Unlike the unfolding days and weeks of murders of past War of the World films, most of the mass killing by the invaders occurs immediately in this series. The handful of survivors living in England and France are initially saved only by finding accidental shelter from the destructive sound waves that killed millions of their fellow humans in a flash. The aliens are on a mission to not only hunt down and kill these survivors one-by-one, but also harvest their organs. In early episodes, we are teased with fleeting views of the aliens, making us think they will be as terrifying as those that Spielberg set loose over fifteen years ago. But the galloping dog-like creatures turn out only to be crude, metallic, robot-like machines (plenty scary though when they kill people). When one of them is finally destroyed and split open, it appears to utilize inexpertly cobbled together human tissues for its rudimentary thinking and actions. It becomes apparent to the survivors that these are only worker drones or soldiers of an unseen master (or masters) who have yet to reveal themselves from the mother ships.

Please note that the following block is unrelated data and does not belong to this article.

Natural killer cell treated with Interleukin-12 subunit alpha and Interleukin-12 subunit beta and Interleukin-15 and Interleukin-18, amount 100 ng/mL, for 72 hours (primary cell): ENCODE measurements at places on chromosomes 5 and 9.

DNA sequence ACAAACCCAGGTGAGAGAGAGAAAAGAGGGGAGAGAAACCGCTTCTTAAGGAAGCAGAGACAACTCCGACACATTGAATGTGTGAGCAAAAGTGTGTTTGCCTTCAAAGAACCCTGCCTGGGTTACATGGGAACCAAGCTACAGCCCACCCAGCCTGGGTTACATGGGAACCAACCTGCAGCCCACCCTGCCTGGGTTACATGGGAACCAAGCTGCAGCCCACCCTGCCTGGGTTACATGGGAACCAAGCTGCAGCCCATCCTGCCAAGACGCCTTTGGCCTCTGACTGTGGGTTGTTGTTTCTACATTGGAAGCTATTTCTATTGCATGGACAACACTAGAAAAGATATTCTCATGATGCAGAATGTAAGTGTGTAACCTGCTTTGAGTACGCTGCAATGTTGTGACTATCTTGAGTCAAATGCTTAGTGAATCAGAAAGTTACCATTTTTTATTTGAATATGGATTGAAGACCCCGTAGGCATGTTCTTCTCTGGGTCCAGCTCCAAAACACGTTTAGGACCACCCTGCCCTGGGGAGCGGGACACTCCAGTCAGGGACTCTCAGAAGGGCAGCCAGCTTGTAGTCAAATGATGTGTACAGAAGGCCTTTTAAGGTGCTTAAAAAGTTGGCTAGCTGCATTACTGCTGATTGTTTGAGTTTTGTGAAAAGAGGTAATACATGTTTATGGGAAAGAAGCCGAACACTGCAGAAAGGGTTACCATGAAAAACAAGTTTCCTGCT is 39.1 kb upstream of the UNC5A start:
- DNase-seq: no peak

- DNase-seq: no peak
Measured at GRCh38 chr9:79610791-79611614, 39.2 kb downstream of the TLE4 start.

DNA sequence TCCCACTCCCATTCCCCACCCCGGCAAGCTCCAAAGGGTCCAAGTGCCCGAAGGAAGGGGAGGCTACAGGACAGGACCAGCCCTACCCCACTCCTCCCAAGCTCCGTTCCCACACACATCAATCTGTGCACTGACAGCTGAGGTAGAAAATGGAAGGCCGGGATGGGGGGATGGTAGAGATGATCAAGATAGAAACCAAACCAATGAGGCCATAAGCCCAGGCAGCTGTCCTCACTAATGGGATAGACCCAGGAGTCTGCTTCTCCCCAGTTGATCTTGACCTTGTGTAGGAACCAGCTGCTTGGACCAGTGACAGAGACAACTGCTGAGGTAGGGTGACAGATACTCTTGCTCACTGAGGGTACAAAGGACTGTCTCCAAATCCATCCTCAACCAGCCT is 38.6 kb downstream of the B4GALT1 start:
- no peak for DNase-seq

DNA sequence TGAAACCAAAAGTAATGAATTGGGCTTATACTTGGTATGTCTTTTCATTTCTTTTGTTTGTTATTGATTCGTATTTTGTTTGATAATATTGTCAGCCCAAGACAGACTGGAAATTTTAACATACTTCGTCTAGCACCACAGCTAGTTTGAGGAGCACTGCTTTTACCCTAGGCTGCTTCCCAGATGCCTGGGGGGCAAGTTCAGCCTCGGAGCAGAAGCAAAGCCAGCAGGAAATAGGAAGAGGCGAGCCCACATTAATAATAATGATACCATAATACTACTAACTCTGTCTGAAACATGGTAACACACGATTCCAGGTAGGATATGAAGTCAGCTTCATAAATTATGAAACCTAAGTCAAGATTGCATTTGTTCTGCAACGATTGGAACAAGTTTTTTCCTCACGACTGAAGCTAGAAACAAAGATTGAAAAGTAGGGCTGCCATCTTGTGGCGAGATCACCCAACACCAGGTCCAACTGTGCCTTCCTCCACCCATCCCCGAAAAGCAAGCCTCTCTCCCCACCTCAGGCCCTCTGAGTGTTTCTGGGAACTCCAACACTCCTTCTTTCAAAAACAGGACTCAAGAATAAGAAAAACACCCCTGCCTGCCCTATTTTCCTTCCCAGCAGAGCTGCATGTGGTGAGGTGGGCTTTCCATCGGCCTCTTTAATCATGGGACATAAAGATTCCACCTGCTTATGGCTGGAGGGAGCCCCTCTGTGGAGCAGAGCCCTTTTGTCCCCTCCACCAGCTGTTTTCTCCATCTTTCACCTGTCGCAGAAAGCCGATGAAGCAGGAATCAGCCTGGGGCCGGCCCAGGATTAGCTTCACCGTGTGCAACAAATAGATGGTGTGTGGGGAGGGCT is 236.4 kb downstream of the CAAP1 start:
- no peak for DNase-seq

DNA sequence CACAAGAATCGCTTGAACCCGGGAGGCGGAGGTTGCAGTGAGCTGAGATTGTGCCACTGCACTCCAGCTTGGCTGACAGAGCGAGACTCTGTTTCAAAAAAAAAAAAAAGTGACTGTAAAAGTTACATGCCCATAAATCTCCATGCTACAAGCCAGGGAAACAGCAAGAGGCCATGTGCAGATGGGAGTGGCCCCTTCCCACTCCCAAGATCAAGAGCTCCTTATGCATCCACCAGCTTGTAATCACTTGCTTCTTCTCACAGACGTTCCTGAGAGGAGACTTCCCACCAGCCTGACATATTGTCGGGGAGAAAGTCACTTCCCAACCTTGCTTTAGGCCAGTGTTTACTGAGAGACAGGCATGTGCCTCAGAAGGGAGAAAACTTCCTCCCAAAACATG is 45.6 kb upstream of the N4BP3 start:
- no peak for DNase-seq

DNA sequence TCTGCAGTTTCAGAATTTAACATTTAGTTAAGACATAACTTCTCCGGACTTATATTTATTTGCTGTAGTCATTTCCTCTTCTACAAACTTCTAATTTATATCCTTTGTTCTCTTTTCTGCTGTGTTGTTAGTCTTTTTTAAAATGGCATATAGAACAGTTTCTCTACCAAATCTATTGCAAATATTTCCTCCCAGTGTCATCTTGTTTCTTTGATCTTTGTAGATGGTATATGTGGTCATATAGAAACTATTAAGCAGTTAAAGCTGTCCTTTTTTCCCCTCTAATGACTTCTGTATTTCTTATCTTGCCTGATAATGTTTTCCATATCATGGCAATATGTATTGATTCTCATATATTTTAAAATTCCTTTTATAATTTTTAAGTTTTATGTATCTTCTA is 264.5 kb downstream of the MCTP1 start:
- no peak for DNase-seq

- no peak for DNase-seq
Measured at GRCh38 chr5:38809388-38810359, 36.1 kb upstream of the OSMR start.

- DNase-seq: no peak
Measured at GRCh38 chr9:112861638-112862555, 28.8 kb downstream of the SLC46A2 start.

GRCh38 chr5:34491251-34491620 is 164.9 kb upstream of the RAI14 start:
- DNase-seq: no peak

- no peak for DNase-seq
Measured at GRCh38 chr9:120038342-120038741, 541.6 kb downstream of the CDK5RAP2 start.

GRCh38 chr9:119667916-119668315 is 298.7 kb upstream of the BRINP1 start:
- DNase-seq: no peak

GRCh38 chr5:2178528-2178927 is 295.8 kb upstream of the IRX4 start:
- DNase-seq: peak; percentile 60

Family and survival are a key to this series, but in a 21st century way that Steven Spielberg could never have anticipated in 2005. One English family, the Greshams, consists of a matriarch, Sarah (Natasha Little) and her two teenage children, the quietly pensive, but thoughtful Tom (Ty Tennant) and blind daughter, Emily (Daisy Edgar-Jones). The viewer is teased into believing that Sarah will act in the Cruise-like role of steadfast family protector, but immediately her children question her protectiveness as selfish when they are confronted by people in need whom their mother wants to bypass and leave to fend for themselves. This dynamic becomes more and more complex as the series evolves. On the French side, the Dumont family unfolds as a portrait of modern dysfunction to a tragic degree. Even in a time of emergency, the force and power of their past failures and pains cannot be escaped and become a danger to themselves and to the one man, Jonathan, trying to save them. He also happens to be the head of the Gresham clan and his goal is to return by foot via a long trek to London through The Channel Tunnel, where he hopes to reunite with his wife and children, should they still be alive (the viewer knows they are, but he doesn’t).